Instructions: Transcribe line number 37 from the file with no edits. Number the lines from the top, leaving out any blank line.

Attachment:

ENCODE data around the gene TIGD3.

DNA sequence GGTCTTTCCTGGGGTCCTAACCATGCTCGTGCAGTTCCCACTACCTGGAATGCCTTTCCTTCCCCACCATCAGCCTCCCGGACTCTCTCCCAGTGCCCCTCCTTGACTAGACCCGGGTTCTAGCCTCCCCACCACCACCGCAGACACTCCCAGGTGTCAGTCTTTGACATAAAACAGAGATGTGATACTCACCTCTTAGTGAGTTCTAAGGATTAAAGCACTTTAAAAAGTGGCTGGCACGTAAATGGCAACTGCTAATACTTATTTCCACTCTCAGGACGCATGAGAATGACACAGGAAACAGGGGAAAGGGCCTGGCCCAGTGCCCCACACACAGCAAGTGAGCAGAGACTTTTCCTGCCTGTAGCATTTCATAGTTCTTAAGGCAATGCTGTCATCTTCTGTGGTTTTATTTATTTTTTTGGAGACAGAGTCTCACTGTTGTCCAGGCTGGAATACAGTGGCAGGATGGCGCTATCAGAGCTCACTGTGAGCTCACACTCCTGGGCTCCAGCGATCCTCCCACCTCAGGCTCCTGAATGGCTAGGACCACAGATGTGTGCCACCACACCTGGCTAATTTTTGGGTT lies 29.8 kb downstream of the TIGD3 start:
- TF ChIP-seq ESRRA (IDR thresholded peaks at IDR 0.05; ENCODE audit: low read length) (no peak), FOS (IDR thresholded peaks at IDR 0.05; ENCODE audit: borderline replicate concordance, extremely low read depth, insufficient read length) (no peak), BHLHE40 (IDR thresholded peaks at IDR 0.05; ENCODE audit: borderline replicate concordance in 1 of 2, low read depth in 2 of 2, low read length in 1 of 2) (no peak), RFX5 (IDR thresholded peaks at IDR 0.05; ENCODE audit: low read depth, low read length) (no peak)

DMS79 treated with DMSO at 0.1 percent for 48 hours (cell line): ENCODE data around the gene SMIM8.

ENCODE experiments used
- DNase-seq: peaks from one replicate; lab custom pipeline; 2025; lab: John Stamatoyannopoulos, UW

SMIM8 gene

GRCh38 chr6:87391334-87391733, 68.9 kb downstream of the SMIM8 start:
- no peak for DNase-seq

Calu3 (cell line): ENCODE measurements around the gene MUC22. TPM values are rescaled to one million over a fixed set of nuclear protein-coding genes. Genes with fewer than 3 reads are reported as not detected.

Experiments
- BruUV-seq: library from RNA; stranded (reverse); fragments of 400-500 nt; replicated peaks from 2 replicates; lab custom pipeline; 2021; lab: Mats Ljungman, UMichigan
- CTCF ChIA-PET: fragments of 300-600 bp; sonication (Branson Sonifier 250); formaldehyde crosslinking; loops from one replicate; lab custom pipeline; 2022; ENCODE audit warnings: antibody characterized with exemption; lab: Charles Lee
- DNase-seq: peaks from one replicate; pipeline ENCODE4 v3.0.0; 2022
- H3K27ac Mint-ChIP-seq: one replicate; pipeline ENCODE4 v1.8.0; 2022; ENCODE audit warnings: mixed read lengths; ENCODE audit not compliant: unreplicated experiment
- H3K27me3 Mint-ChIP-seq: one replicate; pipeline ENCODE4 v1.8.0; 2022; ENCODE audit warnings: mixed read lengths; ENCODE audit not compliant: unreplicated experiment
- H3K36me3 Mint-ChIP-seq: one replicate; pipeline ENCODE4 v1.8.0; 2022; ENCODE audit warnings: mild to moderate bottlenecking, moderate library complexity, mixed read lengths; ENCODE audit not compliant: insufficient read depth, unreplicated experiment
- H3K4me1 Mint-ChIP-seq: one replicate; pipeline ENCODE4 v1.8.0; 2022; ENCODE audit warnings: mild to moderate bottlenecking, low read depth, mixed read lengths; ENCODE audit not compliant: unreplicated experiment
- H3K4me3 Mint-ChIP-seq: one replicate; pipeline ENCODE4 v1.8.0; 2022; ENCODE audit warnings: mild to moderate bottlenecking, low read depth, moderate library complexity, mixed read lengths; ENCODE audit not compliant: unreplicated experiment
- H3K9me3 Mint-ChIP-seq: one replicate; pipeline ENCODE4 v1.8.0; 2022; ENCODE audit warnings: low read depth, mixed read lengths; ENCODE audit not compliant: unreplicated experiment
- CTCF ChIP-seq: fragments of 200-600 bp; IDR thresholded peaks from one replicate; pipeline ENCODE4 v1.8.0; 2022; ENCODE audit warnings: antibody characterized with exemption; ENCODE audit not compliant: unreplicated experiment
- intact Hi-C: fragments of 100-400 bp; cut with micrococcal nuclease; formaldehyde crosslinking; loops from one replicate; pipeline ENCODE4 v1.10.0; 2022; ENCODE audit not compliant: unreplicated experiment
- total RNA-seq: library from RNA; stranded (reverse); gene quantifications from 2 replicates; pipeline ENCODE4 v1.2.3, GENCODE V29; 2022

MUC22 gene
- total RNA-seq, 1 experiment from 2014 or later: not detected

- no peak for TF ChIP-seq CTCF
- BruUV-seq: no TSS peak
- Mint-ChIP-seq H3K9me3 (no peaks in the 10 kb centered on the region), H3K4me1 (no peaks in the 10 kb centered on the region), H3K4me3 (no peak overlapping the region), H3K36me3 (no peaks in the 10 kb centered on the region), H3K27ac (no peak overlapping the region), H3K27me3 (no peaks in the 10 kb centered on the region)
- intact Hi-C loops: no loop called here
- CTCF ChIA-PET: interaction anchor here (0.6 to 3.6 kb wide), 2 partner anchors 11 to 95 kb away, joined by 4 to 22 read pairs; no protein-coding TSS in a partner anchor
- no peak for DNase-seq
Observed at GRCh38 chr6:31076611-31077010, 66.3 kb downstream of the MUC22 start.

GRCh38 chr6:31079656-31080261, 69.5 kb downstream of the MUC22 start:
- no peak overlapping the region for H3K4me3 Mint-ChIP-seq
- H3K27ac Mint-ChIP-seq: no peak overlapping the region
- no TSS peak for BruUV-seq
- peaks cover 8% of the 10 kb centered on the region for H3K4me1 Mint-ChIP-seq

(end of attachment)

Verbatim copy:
- peaks cover 8% of the 10 kb centered on the region for H3K4me1 Mint-ChIP-seq